The time has arrived. David Wilson will be given the reigns and the chance to be an everydown back for the Giants when they open Camp in August.
Following the release of Ahmad Bradshaw, (while disappointing in certain aspects was definitely inevitable) Wilson and Andre Brown appear to be the biggest benefactors. As a Giants fan, I have to acknowledge how much of a grinder Bradshaw was. He battled bone spurs in his ankles and numerous foot injuries throughout his career with the Giants. He never complained, always played tough and still managed to produce two 1000 yard seasons in 3 years as a starter. Following another injury to his foot and with two healthier backs waiting in the wings, it was a typical cap-casualty seen far too many times in today’s NFL.
Bradshaw’s loss is Andre Brown’s and mostly David Wilson’s gain. There are very few four down players in the league at this point. Typically guys like Wilson, who have tremendous athleticism, come in as rookies and establish themselves on special teams before they gain the trust of their coaches and teammates and dive into bigger roles and become four down players. We have seen that with guys like C.J. Spiller, DeSean Jackson and Jamaal Charles and it was no different with Wilson. He showed absolutely blazing speed whether it was returning kicks, punts or taking handoffs. Wilson’s breakout game against the Saints this past season was one to remember where he rushed for 100 yards on 13 carries and had two return touchdowns. With his expected increased role, the traditional rule of thumb, especially as a running back would be to have him relinquish his special teams duties. But with his type of speed, agility and with how quickly he breaks through the wedge on kickoffs, taking him completely out of the return game would be a mistake. Your best players should be on the field in key situations. Tom Coughlin has always run with a time-share for his runners and as such, Andre Brown will figure into the equation perfectly as a between the tackles/goaline back. In those instances, Wilson should be allowed to line up in certain situations such as slot receiver and of course, in the return game. The field position he gave the Giants came up big in games where their offense struggled mightly with Hakeem Nicks for most of the season. Make no mistake about it, David Wilson can be as much of an every down back as some of the rookie runners he was in the draft with last April.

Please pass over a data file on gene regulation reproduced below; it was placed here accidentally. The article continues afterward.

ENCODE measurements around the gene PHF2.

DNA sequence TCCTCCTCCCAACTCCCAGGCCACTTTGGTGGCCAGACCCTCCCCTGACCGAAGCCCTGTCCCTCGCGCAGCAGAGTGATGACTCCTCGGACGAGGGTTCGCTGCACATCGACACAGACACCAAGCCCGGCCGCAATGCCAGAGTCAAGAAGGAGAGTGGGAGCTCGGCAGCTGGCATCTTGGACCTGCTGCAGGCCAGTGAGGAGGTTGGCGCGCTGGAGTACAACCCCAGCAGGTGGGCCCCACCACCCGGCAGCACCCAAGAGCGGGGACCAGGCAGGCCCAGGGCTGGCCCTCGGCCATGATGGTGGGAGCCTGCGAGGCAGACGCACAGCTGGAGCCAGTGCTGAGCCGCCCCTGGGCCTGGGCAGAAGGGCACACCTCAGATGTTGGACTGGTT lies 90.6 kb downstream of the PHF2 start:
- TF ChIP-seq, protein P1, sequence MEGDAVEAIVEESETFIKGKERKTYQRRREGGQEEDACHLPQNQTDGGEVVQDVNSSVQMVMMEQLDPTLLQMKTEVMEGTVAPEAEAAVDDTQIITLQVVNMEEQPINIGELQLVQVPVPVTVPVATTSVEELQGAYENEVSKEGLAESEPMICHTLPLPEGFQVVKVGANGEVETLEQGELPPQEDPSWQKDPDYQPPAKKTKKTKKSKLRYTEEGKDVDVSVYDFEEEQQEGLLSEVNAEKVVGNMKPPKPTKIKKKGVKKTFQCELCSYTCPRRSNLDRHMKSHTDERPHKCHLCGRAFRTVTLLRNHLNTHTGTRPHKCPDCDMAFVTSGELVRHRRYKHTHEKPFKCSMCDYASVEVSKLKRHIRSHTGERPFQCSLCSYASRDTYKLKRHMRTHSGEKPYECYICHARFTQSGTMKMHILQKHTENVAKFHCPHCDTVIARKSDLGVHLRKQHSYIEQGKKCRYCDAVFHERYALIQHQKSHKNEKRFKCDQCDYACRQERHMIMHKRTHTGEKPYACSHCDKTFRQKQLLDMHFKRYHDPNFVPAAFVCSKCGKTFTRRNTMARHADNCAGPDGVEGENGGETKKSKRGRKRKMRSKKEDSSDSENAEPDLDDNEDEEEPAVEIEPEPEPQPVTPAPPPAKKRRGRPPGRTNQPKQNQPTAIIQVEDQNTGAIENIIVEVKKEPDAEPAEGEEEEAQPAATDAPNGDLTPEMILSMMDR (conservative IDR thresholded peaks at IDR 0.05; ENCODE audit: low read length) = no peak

The two areas where most young backs have issues staying on the field are ball security and pass protection. Wilson struggled at times last year and was in Coughlin’s dog house early on. As most rookies do, when they struggle, they get demoted to special teams. He worked his way back up the depth chart and another Bradshaw injury allowed him to regain first team snaps and show how much of a big play threat he is. With a bigger role at the helm, he will be able to hone his skills during mini-camp and OTA’s all the way till training camp. I expect a big year for Wilson (as well as Brown) and utilization similar to the way Buffalo mixes in Fred Jackson and C.J. Spilller.